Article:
by Samantha Field cross posted from her blog Defeating The Dragons
Before I get to what Tim had to say in the first two chapters, I want to begin by making sure we’re all on the same page, especially since Tim is going to confuse this issue in very serious ways.
First, there are different kinds of depression. There’s major or clinical depression (which can also be chronic,) mild depression, seasonal affective disorder, and the depression that is a part if bipolar disorder (as well as others). Tim doesn’t distinguish between any of these, and his reasoning for why he mixes all of these up will become clear once we’re further into the book. However, the book focuses on helping people who have major or clinical depression– but then confuses that with mild, temporary, situational depression.
Second, these are the symptoms that doctors look for in order to diagnose major depression:
- difficulty concentrating, sometimes referred to as a “brain fog”
- feeling worthless, guilty (I refer to this using Captain Awkward’s term “JerkBrain“)
- sleep disturbances (insomnia and/or oversleeping)
- disinterest in things previously considered enjoyable
- appetite changes
- persistent pain, headaches, cramps …
- persistent sadness
- suicidal idealization
However, the only “symptom” that Tim gives any credence to in “The Problem of Depression” is unhappiness. He references several ancient writers who describe things like the disinterest and the feelings of worthlessness, but then spends the rest of the chapter talking about how depression is “universal,” (19) that “everyone will be depressed at some point,” and that our society is “starved for happiness” (20).
This is one of the ways that he conflates serious depression with “a general feeling of being sad and unhappy,” which is infuriating and wrong. Yes, everyone at some point in their lives is going to feel sad for a stretch. Life is full of pain and bad things happen to everyone, and we’re going to feel unhappy about it. That is obvious. That, however is not what major depression is.
I’ve talked to a lot of people who “feel blue sometimes,” but then they are able to snap out of it. Frequently these people say things to me like “just find something you love to do!” or “stop that negative self-talk!” and think that’s all it takes. It becomes obvious fairly quickly that these people have never dealt with paralyzing apathy or JerkBrain. When Handsome asks me a question like “what do you want to do?” it takes a serious amount of effort for me to respond with something besides I don’t care. I have spent many, many days over the last few months staring at a spot on the wall for hours, unable to care about anything enough to drag myself off the sofa.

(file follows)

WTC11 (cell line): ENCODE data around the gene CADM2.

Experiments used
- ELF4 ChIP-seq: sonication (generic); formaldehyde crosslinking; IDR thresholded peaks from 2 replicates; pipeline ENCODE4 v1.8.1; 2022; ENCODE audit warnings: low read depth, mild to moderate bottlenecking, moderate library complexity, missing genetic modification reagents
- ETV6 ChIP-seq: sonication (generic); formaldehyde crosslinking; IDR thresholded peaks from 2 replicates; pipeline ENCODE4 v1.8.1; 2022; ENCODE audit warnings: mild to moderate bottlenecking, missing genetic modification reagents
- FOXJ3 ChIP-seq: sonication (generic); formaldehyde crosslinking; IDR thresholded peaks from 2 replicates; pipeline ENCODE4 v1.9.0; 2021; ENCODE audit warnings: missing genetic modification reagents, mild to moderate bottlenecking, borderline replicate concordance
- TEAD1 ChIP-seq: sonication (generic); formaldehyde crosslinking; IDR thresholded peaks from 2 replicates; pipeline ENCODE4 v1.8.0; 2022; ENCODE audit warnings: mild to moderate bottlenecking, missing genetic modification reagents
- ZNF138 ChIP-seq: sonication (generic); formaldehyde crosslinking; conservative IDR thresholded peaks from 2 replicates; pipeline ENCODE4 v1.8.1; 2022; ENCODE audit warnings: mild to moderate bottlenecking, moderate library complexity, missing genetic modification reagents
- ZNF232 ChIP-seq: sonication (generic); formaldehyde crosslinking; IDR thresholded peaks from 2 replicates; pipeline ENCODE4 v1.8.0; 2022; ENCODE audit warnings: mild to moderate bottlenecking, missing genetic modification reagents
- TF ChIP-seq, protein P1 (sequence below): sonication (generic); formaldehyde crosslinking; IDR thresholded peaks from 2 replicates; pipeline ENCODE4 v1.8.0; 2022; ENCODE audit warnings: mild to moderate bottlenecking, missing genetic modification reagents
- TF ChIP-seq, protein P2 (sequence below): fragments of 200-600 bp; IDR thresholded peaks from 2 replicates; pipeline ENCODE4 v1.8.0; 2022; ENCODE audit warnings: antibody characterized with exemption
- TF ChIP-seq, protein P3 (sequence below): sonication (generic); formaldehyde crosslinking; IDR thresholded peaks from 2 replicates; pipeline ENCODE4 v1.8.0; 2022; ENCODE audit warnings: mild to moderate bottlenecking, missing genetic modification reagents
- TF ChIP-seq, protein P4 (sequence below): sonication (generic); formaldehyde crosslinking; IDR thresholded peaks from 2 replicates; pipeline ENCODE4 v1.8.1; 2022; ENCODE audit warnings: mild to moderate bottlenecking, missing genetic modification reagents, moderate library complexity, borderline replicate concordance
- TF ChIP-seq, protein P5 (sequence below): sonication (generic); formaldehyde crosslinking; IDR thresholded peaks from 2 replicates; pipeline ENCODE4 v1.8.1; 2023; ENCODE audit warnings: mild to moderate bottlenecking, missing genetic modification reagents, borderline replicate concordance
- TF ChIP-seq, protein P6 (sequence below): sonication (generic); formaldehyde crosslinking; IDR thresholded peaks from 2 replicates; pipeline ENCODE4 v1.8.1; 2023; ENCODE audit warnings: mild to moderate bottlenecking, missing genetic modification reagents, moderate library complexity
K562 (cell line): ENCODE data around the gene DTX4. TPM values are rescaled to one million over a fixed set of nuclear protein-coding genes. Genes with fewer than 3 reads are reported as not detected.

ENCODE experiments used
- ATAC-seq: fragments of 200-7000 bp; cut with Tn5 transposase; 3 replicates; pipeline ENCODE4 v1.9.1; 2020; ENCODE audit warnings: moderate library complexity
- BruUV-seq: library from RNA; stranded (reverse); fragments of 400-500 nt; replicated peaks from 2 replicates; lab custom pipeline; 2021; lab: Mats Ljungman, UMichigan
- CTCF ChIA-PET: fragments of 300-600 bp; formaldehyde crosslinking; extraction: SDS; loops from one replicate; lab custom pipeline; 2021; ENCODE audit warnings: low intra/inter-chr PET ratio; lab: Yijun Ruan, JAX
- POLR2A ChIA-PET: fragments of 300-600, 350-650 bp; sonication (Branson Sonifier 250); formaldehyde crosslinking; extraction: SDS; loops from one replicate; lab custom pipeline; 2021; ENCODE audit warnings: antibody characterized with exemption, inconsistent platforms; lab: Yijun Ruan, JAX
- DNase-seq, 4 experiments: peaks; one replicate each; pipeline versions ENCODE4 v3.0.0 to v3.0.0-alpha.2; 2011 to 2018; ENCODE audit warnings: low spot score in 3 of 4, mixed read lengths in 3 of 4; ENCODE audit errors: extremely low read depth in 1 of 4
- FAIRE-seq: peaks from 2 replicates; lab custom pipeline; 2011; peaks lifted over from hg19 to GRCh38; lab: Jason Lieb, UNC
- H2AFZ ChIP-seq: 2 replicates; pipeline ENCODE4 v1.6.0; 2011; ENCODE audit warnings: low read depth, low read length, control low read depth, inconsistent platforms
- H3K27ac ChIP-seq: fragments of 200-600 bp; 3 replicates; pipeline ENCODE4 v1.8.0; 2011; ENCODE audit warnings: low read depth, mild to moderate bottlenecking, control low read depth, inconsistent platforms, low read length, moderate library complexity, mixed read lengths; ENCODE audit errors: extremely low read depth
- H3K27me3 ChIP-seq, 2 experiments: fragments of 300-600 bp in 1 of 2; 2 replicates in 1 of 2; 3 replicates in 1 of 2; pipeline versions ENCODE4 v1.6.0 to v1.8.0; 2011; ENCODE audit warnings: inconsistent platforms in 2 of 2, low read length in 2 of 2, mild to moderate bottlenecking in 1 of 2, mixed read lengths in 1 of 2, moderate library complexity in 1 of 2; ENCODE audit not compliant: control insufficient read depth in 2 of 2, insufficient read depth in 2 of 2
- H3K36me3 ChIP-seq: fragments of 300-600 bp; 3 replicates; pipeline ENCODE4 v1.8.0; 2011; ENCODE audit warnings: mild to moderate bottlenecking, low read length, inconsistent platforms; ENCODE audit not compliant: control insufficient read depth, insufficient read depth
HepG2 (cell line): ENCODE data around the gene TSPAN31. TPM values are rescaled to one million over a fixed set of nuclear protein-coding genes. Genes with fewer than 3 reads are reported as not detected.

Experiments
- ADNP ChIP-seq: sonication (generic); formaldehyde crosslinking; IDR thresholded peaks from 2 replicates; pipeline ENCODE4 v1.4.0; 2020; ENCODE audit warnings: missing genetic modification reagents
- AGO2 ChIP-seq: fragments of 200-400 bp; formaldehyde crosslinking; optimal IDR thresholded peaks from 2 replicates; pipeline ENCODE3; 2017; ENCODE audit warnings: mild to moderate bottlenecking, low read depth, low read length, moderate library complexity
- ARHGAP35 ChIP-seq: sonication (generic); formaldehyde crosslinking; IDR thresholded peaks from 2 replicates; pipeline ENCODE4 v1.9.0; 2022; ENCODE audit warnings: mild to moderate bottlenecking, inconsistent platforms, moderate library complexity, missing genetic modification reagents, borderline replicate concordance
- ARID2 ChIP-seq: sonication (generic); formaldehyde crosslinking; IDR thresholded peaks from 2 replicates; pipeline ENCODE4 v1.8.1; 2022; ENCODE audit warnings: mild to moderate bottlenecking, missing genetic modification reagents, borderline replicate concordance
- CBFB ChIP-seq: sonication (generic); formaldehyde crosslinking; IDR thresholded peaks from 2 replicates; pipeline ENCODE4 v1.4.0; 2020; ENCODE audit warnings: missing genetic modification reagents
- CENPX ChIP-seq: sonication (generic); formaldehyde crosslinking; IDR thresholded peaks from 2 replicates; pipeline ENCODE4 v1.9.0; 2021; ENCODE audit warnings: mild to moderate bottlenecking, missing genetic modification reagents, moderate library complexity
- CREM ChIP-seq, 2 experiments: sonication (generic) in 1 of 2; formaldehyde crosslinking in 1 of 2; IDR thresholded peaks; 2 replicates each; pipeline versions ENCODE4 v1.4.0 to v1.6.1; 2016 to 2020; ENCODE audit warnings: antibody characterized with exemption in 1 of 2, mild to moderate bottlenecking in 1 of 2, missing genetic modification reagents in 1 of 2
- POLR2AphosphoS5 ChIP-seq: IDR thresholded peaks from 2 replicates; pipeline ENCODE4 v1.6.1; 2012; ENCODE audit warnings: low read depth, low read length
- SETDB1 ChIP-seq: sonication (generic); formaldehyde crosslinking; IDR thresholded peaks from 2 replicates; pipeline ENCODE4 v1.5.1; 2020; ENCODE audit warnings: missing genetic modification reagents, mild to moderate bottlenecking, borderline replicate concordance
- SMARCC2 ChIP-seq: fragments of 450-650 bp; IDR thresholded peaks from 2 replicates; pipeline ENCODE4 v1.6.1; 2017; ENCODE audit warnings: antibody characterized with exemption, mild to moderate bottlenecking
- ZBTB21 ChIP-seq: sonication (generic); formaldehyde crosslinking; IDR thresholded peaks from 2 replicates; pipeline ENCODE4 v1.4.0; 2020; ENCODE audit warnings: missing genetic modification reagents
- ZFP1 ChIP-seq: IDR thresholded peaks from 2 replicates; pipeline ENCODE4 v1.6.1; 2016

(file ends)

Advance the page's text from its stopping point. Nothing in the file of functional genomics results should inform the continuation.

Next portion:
Then there’s JerkBrain, which is a constant voice in the back of my head that I wish I could shut up, and it is different from negative self-talk. I can control the negative self-talk. I can keep myself from fixating on my cellulite and love handles, I can stop myself when I start thinking things like “I’ll never be as good a writer as so-and-so!” However, none of that changes the overriding belief that I am worthless, and the constant, unending feelings of guilt. My brains’ automatic reaction to all conflict is you are a horrible, disgusting waste of a human being. You are nothing. You deserve nothing.
But Tim is one of those people who think I can just change the way my brain thinks (27) and then I’ll be happy. Right.
Moving on to chapter two, where Tim describes some of the different ways depression manifests itself. Before he gets into that, though, he links having depression to emotional immaturity. He blames people who have depression partly on parents who didn’t let their children cry it out (22-23). He describes it as a form of teaching infants and toddlers to emotionally “walk,” because apparently he knows absolutely nothing about developmental psychology.
But, moving on: he says that people with depression are “exhibitionists”– according to him, we struggle with our depression by throwing an extended temper tantrum (24). This apparently takes many forms, including vandalism, but he then goes on to spend a significant amount of time talking about he can tell how depressed a woman is by how short her skirt is (hint: if she’s wearing a mini skirt, she’s sooooo depressed) Also, he says things like “Studies have indicated” without citing a single one, and that “promiscuous” and “oversexed” women aren’t really interested in sex at all– they just feel insecure. Men aren’t promiscuous or oversexed, though– they have “sexual conquests.”
Another way depressed people can act is by being “clingy.” He gives six examples, five of which he genders as female: talking on the phone too much, continuing to nurture children after her own children have grown, being an ambitious hostess, buying love, or exaggerating illness for attention. The one male example: being a workaholic.
There’s no misogyny here, y’all. Not even a little bit.
My reaction to this description was what in the world is he talking about? The human race is pretty diverse so I’m positive that at some point some depressed person has done one of these things, but I’ve been depressed off and on my whole life and when I’m depressed “let’s throw a huge party!” would never cross my mind in a million years. Neither would talking to anyone for extended periods. Or trying to get attention through faking illness. Those could be unhealthy behaviors depending on why you feel the need to do them (seriously, what is wrong with throwing big parties or enjoying long conversations?), but none of these things are symptoms of depression, or even typical of depressed people.
Read Samantha’s detailed review of Mark and Grace Driscoll’s book “Real Marriage”